On May 13, 2021, the EPA issued an interim final rule to rescind the Benefit-Cost Rule, and a press release stating that the Rule “imposed procedural restrictions and requirements that would have limited EPA’s ability to use the best available science in developing Clean Air Act regulations, and would be inconsistent with economic best practices”.

In its final rule rescinding the Benefit-Cost Rule, the EPA explained that it would rescind the Rule for several reasons:

  1. First, it failed to articulate a rational basis justifying its promulgation. EPA explained the Rule did not provide any record evidence that the guidance and administrative processes already in place presented problems that justified the mandate imposed by the Rule, and there was no discussion of how the Rule would have improved the Agency's ability to accomplish the CAA's goals to protect and enhance air quality.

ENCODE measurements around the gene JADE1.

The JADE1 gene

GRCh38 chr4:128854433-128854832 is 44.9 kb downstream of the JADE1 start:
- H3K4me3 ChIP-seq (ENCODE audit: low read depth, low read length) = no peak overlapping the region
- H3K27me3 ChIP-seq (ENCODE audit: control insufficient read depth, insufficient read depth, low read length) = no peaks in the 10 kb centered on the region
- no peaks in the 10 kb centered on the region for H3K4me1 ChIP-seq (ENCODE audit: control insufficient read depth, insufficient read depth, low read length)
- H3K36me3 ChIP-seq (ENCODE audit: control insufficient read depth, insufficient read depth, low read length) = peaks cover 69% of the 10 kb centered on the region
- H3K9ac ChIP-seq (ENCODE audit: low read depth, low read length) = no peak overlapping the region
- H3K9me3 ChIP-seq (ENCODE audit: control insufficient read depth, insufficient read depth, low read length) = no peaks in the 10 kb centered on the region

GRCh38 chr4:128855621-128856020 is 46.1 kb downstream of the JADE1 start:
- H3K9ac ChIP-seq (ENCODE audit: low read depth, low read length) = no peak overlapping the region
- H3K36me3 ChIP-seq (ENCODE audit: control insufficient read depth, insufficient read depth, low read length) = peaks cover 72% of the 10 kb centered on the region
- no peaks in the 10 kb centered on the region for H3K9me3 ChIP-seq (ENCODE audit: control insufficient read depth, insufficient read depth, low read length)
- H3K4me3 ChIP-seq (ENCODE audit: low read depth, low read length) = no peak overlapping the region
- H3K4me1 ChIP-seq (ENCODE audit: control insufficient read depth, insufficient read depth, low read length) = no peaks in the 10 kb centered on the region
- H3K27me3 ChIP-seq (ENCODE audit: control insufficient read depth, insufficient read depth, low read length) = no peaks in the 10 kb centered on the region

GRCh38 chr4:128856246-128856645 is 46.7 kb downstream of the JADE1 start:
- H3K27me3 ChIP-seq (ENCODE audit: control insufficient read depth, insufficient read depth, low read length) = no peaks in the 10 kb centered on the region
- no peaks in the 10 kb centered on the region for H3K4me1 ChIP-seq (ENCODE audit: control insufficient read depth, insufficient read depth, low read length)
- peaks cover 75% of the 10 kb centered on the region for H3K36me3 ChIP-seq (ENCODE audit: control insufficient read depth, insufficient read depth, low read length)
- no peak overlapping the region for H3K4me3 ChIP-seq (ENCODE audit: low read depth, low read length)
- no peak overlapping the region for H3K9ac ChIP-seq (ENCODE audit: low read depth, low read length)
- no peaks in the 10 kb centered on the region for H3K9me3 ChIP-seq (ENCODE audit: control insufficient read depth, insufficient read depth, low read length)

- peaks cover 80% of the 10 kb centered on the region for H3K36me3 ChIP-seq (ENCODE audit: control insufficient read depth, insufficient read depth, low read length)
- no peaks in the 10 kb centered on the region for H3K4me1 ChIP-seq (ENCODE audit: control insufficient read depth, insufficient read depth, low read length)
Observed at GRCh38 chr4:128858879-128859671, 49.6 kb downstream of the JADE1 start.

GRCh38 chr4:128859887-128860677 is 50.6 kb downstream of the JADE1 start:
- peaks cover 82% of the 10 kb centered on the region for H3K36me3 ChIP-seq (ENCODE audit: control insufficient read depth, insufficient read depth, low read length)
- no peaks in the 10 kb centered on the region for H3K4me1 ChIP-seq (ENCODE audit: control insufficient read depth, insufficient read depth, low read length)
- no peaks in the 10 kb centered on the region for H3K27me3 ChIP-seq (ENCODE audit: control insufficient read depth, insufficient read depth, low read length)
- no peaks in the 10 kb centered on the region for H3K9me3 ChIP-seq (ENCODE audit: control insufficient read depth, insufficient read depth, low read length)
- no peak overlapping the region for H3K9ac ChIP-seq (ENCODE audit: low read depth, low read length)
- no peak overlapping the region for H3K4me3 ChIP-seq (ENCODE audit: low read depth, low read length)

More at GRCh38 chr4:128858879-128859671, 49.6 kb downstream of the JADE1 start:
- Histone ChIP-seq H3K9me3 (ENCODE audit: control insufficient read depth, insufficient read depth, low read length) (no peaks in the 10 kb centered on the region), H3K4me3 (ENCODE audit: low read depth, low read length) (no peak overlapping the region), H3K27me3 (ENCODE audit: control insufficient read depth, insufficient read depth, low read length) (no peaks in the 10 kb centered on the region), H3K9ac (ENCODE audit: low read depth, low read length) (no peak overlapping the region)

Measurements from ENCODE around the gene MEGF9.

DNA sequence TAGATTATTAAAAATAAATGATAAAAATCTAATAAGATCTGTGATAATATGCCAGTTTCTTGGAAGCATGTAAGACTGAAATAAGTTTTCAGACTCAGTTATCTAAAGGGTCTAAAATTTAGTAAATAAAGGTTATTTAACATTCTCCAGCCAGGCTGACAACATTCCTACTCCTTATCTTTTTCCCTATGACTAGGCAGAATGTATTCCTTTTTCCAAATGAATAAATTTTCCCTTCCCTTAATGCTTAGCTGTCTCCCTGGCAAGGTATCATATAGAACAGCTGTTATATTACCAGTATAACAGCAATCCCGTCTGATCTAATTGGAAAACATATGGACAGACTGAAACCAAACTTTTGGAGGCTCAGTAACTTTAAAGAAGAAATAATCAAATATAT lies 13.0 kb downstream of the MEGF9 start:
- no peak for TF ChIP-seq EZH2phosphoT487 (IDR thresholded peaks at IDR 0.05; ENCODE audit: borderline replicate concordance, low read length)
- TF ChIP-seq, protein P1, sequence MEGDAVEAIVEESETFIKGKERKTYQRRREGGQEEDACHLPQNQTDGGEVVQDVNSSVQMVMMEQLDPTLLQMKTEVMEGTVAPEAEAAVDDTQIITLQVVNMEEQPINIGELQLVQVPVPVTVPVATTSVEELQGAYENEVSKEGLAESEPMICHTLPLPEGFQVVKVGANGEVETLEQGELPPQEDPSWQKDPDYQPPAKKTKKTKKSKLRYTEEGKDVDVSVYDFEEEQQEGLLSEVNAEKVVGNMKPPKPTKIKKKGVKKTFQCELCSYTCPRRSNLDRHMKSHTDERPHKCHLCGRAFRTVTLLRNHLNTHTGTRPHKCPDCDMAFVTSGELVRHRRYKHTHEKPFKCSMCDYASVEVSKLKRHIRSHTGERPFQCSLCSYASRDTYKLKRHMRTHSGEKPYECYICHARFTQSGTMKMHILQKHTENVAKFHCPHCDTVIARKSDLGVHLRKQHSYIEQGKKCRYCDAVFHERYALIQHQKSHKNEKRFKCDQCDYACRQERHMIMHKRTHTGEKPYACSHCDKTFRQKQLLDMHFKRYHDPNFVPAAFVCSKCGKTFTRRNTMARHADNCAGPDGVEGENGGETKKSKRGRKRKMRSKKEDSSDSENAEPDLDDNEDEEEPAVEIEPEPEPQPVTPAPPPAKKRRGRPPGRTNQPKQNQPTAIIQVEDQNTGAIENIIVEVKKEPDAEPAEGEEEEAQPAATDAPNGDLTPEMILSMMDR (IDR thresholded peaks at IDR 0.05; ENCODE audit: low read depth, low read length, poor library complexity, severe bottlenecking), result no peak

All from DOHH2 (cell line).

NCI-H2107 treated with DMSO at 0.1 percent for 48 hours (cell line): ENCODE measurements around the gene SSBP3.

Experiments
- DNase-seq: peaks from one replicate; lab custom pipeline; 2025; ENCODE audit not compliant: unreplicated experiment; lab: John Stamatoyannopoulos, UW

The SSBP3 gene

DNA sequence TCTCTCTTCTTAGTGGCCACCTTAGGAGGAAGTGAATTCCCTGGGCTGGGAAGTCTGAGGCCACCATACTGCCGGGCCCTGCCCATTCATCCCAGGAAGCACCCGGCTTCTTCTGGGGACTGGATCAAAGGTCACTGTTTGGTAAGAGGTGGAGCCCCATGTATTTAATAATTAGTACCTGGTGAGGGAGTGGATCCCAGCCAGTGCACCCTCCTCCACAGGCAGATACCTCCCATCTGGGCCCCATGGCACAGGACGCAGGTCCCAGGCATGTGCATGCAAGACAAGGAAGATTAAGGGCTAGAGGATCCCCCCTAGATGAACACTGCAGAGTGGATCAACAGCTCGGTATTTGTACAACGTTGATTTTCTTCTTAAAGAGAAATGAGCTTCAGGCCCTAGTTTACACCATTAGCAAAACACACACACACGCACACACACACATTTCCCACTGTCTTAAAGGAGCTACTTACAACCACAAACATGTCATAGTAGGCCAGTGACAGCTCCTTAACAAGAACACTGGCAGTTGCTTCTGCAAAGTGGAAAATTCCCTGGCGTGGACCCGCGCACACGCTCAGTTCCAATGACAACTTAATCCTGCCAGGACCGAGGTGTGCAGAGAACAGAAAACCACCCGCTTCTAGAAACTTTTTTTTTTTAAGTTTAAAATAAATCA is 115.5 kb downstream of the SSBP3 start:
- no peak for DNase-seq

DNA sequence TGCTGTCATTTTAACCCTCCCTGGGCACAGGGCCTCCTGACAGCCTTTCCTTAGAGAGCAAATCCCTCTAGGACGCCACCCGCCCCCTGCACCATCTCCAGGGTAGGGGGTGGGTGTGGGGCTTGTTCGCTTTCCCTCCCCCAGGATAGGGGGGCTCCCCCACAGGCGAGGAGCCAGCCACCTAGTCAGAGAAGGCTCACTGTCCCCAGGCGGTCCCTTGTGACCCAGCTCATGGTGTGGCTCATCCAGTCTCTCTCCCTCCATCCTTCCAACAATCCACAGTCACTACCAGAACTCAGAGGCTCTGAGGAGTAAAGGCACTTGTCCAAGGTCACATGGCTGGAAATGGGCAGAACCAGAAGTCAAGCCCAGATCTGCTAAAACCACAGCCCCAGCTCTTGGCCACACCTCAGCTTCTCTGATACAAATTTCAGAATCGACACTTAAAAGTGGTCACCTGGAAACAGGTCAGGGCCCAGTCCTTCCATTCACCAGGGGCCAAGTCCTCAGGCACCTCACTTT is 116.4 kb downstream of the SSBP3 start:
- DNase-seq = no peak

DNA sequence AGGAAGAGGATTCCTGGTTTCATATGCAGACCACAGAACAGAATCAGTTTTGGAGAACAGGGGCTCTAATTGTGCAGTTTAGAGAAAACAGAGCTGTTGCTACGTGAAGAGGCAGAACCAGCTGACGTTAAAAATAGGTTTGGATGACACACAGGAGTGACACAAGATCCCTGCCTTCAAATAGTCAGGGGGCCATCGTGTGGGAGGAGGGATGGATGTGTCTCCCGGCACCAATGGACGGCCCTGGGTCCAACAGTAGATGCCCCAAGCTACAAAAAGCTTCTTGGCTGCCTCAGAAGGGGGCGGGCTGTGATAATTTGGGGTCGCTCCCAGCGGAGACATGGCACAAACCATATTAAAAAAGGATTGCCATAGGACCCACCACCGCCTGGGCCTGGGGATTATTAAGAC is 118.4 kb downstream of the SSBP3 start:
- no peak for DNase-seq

2. Second, the Rule's expansion of BCA to all “significant” CAA rulemaking would require EPA to conduct resource-intensive BCAs without justifying why such expansion was necessary or appropriate.
  3. Third, best practices for conducting a high-quality BCA evolve over time and cannot be established using a set formula. The EPA explained that the codification of specific practices would have prevented situation-specific tailoring of the regulatory analysis to proposed policies. In addition, the Rule contained a number of provisions that promoted particular types of data that could have conflicted with the use of best scientific practices or arbitrarily caused the Agency to disregard important or high-quality data.